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Seniors understand why, but fear they're missing milestones

Delaney McKenna, a senior at Garden City High School, talks about how COVID-19 has affected her final year of high school.  Credit: Newsday staff; Photo credit: Delaney McKenna

Spring musicals have been canceled or postponed, and some senior award dinners placed on hold. There are questions about the prom, and some wonder whether graduation ceremonies will be held at all.

The coronavirus is impacting the Class of 2020, a group of high school seniors who have been looking forward to these milestones. They say they understand why school is closed, but can't help feeling sad for what could have been.

Garden City High School senior Delaney McKenna, 17, is co-captain of the cheerleading squad and won a coach's award for her role. The celebratory dinner for the squad's winning record this year has been postponed. More than anything, she would like to finish out her final year at school.

"I want to spend my senior year with my friends and teachers who helped me get to where I am," she said. "It's disappointing, but important that everyone stays healthy."

Gov. Andrew M. Cuomo ordered all school closed March 18 for at least two weeks. On Friday, he announced schools will close for two more weeks, until April 15, and then be reassessed. Some states have shut down districts for the rest of the school term.

High schools traditionally have recognized seniors through special notices, performance finales, yearbook recognition, and in other ways. But Long Island students now are homebound with virtual learning replacing in-class instruction.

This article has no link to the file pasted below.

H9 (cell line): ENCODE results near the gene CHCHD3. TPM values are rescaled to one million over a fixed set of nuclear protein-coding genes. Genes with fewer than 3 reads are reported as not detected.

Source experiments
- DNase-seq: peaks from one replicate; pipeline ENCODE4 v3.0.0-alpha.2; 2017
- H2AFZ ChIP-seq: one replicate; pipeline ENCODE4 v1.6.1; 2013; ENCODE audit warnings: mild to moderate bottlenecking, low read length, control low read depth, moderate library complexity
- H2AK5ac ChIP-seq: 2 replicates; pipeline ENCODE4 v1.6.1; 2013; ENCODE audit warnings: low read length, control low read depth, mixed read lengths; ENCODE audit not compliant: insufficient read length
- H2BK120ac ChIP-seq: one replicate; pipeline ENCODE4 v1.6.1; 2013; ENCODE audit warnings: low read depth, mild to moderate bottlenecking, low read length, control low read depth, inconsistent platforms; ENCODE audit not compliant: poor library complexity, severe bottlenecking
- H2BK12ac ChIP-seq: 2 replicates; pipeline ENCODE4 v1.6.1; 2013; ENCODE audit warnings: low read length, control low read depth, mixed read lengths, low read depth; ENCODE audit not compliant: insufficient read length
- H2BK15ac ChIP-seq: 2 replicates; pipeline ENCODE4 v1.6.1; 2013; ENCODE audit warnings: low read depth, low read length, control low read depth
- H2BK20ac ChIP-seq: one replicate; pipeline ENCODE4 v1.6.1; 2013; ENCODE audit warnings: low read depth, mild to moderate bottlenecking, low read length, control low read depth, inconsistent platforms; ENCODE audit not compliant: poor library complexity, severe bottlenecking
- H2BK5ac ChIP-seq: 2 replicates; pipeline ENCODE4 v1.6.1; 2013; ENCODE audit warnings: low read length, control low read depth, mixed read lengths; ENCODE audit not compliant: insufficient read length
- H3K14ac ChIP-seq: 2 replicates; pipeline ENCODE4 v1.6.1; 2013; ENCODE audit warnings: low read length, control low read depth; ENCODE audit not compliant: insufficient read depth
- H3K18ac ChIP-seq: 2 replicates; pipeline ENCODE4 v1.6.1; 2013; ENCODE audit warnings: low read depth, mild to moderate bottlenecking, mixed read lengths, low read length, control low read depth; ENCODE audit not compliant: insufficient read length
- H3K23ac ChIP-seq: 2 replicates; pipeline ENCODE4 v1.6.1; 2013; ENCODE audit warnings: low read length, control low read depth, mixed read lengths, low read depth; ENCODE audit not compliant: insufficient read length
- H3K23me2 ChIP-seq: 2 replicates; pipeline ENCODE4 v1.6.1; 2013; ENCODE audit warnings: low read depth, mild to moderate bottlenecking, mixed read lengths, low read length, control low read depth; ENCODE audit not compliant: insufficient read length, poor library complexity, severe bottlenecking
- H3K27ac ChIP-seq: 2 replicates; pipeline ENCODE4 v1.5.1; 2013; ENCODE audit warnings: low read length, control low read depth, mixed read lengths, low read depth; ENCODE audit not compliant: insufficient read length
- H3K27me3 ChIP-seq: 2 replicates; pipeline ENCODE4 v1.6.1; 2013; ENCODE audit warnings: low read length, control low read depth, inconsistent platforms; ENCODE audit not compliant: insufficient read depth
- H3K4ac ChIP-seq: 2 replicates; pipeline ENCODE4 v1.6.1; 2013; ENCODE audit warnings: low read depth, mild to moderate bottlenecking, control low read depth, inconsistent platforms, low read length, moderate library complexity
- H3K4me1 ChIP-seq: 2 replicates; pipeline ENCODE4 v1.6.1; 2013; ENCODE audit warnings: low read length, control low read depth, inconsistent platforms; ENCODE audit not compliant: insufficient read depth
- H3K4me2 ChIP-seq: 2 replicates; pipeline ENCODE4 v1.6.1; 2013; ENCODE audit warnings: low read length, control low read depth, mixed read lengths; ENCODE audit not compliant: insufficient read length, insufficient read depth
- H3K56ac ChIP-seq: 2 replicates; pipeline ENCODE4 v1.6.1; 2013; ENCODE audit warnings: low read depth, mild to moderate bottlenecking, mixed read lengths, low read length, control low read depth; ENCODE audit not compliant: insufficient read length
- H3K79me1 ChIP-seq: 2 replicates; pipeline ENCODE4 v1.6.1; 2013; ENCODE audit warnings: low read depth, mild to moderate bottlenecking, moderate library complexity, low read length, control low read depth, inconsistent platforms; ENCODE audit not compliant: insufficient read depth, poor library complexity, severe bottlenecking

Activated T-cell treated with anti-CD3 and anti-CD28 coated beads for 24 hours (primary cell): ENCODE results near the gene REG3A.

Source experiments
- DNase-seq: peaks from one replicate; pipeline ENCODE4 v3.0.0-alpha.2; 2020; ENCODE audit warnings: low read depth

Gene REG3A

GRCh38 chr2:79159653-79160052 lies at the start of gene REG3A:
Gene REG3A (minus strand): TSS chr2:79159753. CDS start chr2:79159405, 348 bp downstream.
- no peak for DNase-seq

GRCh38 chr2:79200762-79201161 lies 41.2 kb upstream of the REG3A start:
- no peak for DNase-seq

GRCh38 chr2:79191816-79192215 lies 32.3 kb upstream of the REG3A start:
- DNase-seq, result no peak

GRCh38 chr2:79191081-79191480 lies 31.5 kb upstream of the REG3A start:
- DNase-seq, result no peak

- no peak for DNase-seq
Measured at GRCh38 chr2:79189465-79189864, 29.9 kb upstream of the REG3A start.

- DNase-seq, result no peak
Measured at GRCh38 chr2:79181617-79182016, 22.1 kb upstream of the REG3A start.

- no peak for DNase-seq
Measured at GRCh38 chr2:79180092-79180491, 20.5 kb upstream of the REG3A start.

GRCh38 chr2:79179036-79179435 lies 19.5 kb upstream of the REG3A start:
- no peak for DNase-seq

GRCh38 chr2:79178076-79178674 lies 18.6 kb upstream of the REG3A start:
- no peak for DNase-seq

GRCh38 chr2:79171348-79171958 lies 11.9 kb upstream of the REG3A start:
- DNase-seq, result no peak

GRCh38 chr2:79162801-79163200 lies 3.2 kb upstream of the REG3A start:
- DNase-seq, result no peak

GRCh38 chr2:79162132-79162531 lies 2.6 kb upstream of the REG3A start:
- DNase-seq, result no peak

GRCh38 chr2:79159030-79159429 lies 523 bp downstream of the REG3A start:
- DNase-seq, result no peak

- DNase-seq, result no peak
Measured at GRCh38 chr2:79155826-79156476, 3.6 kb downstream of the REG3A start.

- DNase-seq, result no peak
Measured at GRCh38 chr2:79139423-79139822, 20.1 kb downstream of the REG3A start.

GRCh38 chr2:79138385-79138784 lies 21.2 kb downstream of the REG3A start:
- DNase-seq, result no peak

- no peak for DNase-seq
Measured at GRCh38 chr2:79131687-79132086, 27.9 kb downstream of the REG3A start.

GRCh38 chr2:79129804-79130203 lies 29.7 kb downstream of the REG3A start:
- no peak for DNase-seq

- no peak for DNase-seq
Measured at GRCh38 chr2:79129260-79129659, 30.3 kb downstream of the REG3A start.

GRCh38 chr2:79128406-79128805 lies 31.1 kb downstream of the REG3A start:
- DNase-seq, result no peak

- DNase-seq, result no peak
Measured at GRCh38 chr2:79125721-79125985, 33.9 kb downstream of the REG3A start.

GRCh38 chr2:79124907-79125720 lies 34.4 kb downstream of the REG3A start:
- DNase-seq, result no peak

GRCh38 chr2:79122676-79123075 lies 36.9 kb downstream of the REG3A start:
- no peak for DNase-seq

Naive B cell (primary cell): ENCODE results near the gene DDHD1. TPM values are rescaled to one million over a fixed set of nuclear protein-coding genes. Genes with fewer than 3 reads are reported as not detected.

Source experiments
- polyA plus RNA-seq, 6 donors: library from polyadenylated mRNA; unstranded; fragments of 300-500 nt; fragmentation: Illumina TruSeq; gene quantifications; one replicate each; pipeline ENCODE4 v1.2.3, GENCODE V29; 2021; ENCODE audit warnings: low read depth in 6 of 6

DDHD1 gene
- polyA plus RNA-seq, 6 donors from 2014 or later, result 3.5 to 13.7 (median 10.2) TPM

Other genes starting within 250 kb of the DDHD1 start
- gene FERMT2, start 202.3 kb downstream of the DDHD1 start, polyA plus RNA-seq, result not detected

Some educators have been planning to make up for events.

"We are going to do whatever we can for these kids," Bethpage High School Principal Nicholas Jantz said. Bethpage is looking at options such as virtual graduation, a prom in the gym, or pushing graduation ceremonies back to July or August, he said. 

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Kathleen Gagliardi, a counselor at Bethpage High School, said if the rest of the school year is canceled, it will be like a “grieving process.”

“I think there will be a lot of tears, maybe a little anger from the parents, although they know it’s not something we can control,” Gagliardi said. “It would be a group of students grieving, and that’s the reality. They need to know it’s OK to cry about this and to be angry and whatever feelings they’re feeling.”

Elena Randolph, 18, a Baldwin High School senior, was set to play for the Long Island girls basketball championship this year, but that game was canceled. She'd like to return to close out her year.

"I have talked to my high school principal, and prom and graduation are not canceled, but things are going to be different moving forward, especially depending on the severity of all of this," she said.

The William Floyd School District will look at options to provide milestone events such as prom and commencement — even if they need to occur in the summer months, said James Montalto, spokesman for the district.

Bethpage High School senior class president Adina Rahman, 17, was supposed to be on a trip at Disney World this week with her school band, but that trip has been canceled.

"I am mostly looking forward to graduation and prom, and I am hoping they still happen," Rahman said. "It doesn't matter if school opens even at the end of May. I just want to be able to walk the halls again for one more time."

Natalie Walsh, 17, a senior at Centereach High School, won the lead role in "Les Miserables" in what was going to be her final performance in a high school spring musical. The show has been postponed until May.

"I'm trying my hardest to block out the long term and think one or two weeks at a time instead of stressing about something I have no control over," she said.

With Catherine Carrera

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